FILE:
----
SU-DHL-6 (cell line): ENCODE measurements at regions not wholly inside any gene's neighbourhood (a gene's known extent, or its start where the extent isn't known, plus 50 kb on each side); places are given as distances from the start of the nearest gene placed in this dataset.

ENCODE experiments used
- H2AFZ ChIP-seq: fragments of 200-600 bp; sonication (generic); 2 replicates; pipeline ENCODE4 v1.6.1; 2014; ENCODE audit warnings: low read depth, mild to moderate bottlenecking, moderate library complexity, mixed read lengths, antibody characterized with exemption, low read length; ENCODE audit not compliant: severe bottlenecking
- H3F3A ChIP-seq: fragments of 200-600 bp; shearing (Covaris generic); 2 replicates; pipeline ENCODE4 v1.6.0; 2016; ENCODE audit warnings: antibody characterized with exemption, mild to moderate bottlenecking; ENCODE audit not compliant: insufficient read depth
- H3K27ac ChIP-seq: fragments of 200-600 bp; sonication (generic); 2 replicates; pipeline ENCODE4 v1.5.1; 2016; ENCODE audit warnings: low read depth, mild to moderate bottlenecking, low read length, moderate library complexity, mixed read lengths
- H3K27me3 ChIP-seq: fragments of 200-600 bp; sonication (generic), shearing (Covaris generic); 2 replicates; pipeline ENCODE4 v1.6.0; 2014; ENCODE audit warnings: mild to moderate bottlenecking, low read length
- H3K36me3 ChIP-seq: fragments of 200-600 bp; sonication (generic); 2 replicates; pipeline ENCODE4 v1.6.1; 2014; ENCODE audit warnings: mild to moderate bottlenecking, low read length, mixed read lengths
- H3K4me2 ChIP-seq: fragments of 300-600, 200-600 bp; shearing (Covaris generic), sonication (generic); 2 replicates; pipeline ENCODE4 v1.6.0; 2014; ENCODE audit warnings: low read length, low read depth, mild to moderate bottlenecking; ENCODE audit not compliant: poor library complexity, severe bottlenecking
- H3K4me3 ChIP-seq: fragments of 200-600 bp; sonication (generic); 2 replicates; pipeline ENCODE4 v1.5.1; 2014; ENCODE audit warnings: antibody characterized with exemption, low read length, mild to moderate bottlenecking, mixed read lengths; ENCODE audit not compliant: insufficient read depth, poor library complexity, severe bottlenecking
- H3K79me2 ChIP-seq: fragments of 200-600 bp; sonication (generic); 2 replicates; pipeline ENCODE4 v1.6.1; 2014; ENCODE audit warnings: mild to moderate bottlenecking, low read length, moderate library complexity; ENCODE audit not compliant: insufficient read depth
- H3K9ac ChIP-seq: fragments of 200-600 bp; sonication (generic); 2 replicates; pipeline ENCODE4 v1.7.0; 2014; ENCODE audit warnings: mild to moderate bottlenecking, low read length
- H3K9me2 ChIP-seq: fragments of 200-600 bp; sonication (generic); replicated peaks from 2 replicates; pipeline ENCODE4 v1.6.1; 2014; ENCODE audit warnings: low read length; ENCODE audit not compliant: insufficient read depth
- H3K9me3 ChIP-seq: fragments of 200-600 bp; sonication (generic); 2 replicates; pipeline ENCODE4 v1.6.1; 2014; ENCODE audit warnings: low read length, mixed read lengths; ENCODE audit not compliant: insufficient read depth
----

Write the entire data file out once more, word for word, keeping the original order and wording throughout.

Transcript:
SU-DHL-6 (cell line): ENCODE measurements at regions not wholly inside any gene's neighbourhood (a gene's known extent, or its start where the extent isn't known, plus 50 kb on each side); places are given as distances from the start of the nearest gene placed in this dataset.

ENCODE experiments used
- H2AFZ ChIP-seq: fragments of 200-600 bp; sonication (generic); 2 replicates; pipeline ENCODE4 v1.6.1; 2014; ENCODE audit warnings: low read depth, mild to moderate bottlenecking, moderate library complexity, mixed read lengths, antibody characterized with exemption, low read length; ENCODE audit not compliant: severe bottlenecking
- H3F3A ChIP-seq: fragments of 200-600 bp; shearing (Covaris generic); 2 replicates; pipeline ENCODE4 v1.6.0; 2016; ENCODE audit warnings: antibody characterized with exemption, mild to moderate bottlenecking; ENCODE audit not compliant: insufficient read depth
- H3K27ac ChIP-seq: fragments of 200-600 bp; sonication (generic); 2 replicates; pipeline ENCODE4 v1.5.1; 2016; ENCODE audit warnings: low read depth, mild to moderate bottlenecking, low read length, moderate library complexity, mixed read lengths
- H3K27me3 ChIP-seq: fragments of 200-600 bp; sonication (generic), shearing (Covaris generic); 2 replicates; pipeline ENCODE4 v1.6.0; 2014; ENCODE audit warnings: mild to moderate bottlenecking, low read length
- H3K36me3 ChIP-seq: fragments of 200-600 bp; sonication (generic); 2 replicates; pipeline ENCODE4 v1.6.1; 2014; ENCODE audit warnings: mild to moderate bottlenecking, low read length, mixed read lengths
- H3K4me2 ChIP-seq: fragments of 300-600, 200-600 bp; shearing (Covaris generic), sonication (generic); 2 replicates; pipeline ENCODE4 v1.6.0; 2014; ENCODE audit warnings: low read length, low read depth, mild to moderate bottlenecking; ENCODE audit not compliant: poor library complexity, severe bottlenecking
- H3K4me3 ChIP-seq: fragments of 200-600 bp; sonication (generic); 2 replicates; pipeline ENCODE4 v1.5.1; 2014; ENCODE audit warnings: antibody characterized with exemption, low read length, mild to moderate bottlenecking, mixed read lengths; ENCODE audit not compliant: insufficient read depth, poor library complexity, severe bottlenecking
- H3K79me2 ChIP-seq: fragments of 200-600 bp; sonication (generic); 2 replicates; pipeline ENCODE4 v1.6.1; 2014; ENCODE audit warnings: mild to moderate bottlenecking, low read length, moderate library complexity; ENCODE audit not compliant: insufficient read depth
- H3K9ac ChIP-seq: fragments of 200-600 bp; sonication (generic); 2 replicates; pipeline ENCODE4 v1.7.0; 2014; ENCODE audit warnings: mild to moderate bottlenecking, low read length
- H3K9me2 ChIP-seq: fragments of 200-600 bp; sonication (generic); replicated peaks from 2 replicates; pipeline ENCODE4 v1.6.1; 2014; ENCODE audit warnings: low read length; ENCODE audit not compliant: insufficient read depth
- H3K9me3 ChIP-seq: fragments of 200-600 bp; sonication (generic); 2 replicates; pipeline ENCODE4 v1.6.1; 2014; ENCODE audit warnings: low read length, mixed read lengths; ENCODE audit not compliant: insufficient read depth